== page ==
In another situation, I had to buy a gift for my friend's wedding. I knew that she didn't know to cook and so I bought her a set of cookery books which I felt were very useful based on my experience. Again, another cousin put down this idea that books are not good gifts for weddings and she argued that items which has a good look are the best gifts.

Giving gift vouchers is a better idea as it gives the person ability to buy what he/she wants. But amidst the bustling crowd during the wedding, the small vouchers are bound to get lost. I hate the idea of gifting cash since I feel as though we are paying for the food that we have during the event.

Due to lack of space, most of my wedding gifts that are display items are lying stacked in a cardboard box. Sometimes, I wonder why this gifting is needed in the first place.

This post was triggered by a very nice advertisement of Cadbury's celebrations that I happened to watch recently. A display item getting exchanged from one family to another and finally gets landed up in the same house from where it originated! Simply hilarious. A pack of chocolates is indeed a better gift. I would prefer even more if it was a pack of Dairy Milk chocolates. Anyone listening?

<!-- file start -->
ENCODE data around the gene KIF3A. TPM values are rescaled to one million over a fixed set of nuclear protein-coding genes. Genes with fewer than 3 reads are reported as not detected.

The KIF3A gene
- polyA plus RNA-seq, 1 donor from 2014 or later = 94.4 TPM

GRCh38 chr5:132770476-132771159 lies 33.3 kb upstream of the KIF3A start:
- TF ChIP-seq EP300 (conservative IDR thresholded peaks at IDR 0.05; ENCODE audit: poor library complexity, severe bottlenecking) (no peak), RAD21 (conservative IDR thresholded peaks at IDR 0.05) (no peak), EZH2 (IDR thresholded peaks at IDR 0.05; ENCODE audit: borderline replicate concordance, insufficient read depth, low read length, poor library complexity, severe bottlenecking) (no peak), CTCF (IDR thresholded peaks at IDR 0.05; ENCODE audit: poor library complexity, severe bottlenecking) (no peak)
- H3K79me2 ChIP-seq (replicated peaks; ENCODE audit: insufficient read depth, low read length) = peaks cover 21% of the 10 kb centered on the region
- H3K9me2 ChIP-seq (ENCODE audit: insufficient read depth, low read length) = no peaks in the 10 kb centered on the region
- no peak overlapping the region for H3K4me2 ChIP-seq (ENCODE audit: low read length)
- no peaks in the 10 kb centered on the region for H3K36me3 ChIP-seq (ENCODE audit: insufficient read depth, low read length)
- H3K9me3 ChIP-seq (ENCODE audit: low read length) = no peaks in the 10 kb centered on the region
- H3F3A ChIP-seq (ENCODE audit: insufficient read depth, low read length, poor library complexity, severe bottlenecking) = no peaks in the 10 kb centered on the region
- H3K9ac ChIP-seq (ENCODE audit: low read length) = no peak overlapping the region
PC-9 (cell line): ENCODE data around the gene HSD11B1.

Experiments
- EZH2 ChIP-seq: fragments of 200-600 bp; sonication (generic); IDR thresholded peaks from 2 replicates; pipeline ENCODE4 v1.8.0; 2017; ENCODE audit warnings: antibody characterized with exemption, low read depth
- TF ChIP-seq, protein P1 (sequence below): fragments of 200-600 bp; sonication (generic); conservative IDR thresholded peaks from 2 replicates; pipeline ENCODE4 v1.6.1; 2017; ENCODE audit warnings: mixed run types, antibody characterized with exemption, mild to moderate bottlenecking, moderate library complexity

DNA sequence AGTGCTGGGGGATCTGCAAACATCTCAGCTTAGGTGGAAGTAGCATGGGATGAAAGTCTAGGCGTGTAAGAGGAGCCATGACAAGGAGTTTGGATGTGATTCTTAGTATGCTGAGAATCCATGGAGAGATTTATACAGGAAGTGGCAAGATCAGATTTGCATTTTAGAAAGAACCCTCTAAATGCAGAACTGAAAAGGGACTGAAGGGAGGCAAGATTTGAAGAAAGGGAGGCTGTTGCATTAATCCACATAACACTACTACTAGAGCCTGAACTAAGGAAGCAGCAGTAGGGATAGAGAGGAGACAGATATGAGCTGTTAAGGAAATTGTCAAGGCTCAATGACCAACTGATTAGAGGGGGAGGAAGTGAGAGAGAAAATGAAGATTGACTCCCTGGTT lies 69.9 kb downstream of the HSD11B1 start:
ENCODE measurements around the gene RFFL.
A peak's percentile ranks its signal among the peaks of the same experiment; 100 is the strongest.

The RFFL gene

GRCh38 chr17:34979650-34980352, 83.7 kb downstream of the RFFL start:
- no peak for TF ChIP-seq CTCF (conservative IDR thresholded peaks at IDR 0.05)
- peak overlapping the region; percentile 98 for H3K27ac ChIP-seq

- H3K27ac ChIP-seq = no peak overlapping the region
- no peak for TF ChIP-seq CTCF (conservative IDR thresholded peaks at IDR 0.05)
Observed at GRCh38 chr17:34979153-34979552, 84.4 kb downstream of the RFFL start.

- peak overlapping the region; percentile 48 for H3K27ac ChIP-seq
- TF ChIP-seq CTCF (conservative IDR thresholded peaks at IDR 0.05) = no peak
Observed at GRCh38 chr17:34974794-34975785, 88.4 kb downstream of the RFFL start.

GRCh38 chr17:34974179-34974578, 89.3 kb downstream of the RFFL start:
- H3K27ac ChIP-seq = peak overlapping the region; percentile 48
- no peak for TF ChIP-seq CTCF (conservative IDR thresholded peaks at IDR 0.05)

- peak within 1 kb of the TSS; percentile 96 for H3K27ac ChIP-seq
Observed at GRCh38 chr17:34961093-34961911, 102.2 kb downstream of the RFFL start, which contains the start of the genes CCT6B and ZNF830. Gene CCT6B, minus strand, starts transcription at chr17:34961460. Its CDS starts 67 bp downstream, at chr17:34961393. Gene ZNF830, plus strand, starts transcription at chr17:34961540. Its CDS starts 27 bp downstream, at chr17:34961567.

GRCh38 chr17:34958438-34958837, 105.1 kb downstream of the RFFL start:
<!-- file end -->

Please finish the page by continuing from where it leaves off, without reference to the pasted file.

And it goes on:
Sep 9, 2007

Man-eater of Malgudi

It's been a long time since I touched my RK Narayan collection. Before I left for Vythiri, I took this book from my home library, hoping to read atleast half of this book during my vacation. Thanks to the heavy rains, I finished reading this book in the past three days. It's always refreshing to read RKN after a while. The town of Malgudi, the people and their lives, the characters and their attitudes are very similar to any other RKN novel.

This story is about the lives of a printer Nataraj, his helper Sastri and his friends and how their day-to-day lives get affected by a taxidermist Vasu. Nataraj is a friendly person by nature and he doesn't have the ability to say No. Vasu comes to his life and inflicts pain to Nataraj and others in the village in many ways. How the villagers cope with the complications caused by Vasu and what happens to Vasu in the end is what this story is all about.